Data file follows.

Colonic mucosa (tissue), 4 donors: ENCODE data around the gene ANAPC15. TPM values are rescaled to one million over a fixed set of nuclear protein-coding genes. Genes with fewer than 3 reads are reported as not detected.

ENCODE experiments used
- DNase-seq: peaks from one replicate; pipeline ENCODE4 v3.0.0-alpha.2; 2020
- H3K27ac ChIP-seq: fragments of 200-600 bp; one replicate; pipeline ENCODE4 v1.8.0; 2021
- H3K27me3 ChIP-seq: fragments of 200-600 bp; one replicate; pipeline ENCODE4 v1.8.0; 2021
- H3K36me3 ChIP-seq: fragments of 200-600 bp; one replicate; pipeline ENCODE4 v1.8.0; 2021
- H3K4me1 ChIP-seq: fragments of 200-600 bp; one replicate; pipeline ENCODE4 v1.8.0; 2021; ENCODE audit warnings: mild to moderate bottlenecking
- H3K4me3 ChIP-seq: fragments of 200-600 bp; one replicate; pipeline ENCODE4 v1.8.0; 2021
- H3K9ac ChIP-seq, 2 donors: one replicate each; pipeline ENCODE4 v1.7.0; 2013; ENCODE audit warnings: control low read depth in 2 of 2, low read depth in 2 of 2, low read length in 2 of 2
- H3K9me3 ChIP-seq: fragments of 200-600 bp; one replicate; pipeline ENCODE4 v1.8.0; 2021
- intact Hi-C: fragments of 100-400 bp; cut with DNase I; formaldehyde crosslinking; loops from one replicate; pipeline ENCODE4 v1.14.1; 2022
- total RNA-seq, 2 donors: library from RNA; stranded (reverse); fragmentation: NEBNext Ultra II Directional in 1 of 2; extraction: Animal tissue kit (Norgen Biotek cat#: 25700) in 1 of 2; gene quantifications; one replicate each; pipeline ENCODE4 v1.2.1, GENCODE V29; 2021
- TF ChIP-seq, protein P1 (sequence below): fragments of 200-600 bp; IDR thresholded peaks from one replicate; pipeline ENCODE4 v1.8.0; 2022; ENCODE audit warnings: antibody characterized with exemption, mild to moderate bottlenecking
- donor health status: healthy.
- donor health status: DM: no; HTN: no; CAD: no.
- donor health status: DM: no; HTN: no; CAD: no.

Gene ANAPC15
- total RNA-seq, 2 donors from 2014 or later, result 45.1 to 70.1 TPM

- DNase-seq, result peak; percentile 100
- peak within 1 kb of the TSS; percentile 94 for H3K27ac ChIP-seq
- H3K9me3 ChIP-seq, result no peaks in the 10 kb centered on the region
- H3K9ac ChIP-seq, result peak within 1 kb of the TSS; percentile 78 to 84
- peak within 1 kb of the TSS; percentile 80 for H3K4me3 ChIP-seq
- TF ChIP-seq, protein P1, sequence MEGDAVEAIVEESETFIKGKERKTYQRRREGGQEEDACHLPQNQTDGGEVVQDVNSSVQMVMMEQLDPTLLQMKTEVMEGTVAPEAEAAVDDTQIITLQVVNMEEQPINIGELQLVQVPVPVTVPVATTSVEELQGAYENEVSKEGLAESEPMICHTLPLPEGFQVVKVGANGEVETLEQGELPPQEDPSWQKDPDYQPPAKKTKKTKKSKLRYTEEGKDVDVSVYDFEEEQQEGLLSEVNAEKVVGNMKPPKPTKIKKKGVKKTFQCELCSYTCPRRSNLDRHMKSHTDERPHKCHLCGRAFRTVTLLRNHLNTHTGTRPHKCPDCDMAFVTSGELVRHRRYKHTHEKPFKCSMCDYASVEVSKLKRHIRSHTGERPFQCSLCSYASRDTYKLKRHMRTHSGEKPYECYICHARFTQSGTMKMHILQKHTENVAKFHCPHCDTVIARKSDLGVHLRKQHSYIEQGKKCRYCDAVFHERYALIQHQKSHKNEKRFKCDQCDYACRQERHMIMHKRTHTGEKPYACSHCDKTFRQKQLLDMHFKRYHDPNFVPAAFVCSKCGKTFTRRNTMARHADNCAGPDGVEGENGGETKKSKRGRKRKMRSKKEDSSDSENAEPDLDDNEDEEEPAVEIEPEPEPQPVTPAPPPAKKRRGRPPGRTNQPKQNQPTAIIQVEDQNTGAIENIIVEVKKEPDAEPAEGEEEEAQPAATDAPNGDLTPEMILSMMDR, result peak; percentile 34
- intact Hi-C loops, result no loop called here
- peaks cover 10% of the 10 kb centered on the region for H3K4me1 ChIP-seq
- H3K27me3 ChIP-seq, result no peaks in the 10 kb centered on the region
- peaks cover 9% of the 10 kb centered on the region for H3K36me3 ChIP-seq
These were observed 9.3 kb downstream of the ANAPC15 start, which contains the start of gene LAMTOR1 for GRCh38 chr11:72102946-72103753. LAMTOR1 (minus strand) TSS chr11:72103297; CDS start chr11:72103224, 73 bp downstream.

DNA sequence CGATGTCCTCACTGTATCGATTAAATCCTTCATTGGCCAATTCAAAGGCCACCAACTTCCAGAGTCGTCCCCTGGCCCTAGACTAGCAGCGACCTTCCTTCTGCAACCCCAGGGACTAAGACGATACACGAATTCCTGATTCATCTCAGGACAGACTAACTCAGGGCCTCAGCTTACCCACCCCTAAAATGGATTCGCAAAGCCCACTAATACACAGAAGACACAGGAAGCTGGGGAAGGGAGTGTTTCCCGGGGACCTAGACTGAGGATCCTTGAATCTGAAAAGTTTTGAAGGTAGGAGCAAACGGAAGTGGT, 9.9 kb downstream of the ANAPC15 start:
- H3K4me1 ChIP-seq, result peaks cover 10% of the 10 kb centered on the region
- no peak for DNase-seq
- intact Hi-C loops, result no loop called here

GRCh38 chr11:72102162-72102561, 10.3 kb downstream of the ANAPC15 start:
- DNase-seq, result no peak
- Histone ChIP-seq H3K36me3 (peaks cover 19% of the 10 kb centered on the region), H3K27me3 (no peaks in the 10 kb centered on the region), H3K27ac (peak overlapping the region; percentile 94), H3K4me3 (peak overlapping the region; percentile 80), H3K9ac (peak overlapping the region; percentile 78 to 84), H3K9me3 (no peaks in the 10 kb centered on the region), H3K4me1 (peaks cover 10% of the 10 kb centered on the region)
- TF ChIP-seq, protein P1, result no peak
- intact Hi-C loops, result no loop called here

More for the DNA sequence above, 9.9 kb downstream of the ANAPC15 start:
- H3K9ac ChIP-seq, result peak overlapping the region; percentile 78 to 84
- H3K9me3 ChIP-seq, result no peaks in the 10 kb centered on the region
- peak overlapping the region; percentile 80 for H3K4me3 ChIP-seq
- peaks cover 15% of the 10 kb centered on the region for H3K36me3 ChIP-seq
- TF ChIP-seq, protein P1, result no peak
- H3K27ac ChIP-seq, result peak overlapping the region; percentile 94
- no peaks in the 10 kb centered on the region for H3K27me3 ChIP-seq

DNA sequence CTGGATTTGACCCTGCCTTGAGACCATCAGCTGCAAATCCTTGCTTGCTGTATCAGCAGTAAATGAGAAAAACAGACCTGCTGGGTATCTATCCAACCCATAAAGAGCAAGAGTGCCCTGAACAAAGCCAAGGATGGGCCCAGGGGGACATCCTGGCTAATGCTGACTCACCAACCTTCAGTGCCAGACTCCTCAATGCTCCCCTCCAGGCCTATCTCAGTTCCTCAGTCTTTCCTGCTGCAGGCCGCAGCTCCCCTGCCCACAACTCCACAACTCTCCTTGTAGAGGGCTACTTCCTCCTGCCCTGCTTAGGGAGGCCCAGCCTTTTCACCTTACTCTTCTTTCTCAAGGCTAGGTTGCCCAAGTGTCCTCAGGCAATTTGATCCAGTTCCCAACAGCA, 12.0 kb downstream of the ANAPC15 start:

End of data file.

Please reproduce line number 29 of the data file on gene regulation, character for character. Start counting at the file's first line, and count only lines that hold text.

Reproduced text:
These were observed 9.3 kb downstream of the ANAPC15 start, which contains the start of gene LAMTOR1 for GRCh38 chr11:72102946-72103753. LAMTOR1 (minus strand) TSS chr11:72103297; CDS start chr11:72103224, 73 bp downstream.